• Co-operation between Euratom projects and similar activities in third countries can also be fostered through Memoranda of Understanding between the research partners involved.

  • Euratom has signed international bilateral agreements on nuclear R&D cooperation - as well as agreements on the peaceful use of nuclear energy and nuclear safety which contain provisions for R&D cooperation - with Argentina, Canada, China, Japan, Kazakhstan, Russia, Ukraine, the USA and Uzbekistan. These agreements often lead to closer research cooperation and monitoring of activities.

Multilateral

A renewed interest in nuclear energy, including from developing and emerging economies, has led to increased international cooperation, in particular in research and training.

  • The International Atomic Energy Agency (IAEA) works with its member states and multiple partners worldwide to promote safe, secure and peaceful nuclear technologies. The IAEA's and Euratom's extensive scientific and technological cooperation has been ongoing for many years.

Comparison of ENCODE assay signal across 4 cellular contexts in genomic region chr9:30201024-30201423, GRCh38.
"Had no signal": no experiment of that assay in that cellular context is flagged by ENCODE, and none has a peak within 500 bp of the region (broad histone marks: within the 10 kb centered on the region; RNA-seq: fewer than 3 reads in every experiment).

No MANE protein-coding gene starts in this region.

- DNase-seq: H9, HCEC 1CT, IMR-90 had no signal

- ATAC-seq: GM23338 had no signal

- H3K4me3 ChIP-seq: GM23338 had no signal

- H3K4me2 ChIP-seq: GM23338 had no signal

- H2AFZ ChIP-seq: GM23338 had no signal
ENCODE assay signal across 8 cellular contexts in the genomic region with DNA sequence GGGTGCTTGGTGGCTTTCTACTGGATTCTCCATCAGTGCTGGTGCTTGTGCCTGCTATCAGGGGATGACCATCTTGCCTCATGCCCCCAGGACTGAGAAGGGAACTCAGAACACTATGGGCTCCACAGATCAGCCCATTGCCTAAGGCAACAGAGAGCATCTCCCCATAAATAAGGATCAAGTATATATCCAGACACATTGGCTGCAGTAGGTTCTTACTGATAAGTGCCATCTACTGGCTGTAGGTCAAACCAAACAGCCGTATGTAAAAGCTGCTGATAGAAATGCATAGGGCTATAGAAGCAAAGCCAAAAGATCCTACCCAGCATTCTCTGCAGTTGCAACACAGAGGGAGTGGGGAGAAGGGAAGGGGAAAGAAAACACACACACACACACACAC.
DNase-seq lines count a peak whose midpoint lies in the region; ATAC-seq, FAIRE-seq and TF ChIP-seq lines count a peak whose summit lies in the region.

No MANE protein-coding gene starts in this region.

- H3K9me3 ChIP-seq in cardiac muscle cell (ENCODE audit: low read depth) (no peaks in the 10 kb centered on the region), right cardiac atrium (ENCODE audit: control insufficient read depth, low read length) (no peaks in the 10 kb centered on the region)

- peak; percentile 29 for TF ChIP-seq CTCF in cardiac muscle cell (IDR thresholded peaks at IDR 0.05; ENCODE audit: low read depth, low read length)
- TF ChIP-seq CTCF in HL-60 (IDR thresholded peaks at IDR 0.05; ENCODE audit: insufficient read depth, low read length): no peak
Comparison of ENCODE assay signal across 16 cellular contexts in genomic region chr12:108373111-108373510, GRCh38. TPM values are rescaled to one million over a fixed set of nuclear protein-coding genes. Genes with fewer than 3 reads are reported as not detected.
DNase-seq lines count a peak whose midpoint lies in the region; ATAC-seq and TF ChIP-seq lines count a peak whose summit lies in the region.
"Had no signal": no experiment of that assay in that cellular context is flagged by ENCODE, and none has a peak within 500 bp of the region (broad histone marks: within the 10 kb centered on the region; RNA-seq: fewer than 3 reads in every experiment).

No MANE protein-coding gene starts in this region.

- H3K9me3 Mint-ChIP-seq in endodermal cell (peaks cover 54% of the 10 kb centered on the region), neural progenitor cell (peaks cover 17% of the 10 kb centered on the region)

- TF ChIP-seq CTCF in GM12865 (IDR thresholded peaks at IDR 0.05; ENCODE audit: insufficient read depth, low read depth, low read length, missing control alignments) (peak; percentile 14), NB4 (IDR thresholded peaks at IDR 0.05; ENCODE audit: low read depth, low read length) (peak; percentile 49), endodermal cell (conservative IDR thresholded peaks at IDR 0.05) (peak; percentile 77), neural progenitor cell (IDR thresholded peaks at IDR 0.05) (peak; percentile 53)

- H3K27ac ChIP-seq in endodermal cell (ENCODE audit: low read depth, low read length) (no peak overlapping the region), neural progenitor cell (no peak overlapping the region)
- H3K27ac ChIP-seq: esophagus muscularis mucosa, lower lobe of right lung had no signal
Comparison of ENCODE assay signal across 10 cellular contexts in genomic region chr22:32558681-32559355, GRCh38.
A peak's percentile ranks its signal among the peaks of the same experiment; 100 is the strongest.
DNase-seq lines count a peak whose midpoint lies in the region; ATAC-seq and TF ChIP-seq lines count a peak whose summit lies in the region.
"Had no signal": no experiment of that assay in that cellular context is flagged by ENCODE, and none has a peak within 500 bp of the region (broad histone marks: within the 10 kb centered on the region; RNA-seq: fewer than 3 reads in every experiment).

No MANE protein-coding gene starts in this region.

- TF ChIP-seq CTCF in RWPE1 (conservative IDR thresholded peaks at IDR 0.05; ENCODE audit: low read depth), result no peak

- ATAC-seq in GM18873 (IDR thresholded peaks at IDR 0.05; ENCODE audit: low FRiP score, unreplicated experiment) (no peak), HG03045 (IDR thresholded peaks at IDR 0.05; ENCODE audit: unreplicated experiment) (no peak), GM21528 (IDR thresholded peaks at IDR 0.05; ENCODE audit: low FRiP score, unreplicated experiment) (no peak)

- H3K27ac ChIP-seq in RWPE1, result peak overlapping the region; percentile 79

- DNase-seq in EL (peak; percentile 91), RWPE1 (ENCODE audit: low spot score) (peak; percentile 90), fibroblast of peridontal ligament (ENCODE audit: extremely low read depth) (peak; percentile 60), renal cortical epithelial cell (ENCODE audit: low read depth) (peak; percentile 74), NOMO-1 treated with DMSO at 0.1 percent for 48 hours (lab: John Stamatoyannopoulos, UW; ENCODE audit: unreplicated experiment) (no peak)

• A specialised agency within the Organisation for Economic Co-operation and Development (OECD), the Nuclear Energy Agency (OECD/NEA), assists its member countries in maintaining and further developing through international cooperation, the scientific, technological and legal basis required for the safe, environmentally friendly and economical use of nuclear energy for peaceful purposes. The NEA works closely with the IAEA and the European Commission / Euratom.

  • The Generation-IV International Forum (GIF) was established in 2001 to reinforce international collaboration on pre-commercial research in Generation-IV (next generation) nuclear energy systems. At present there are 10 fully ratified members, including Euratom. All countries with major civil nuclear power programmes are involved.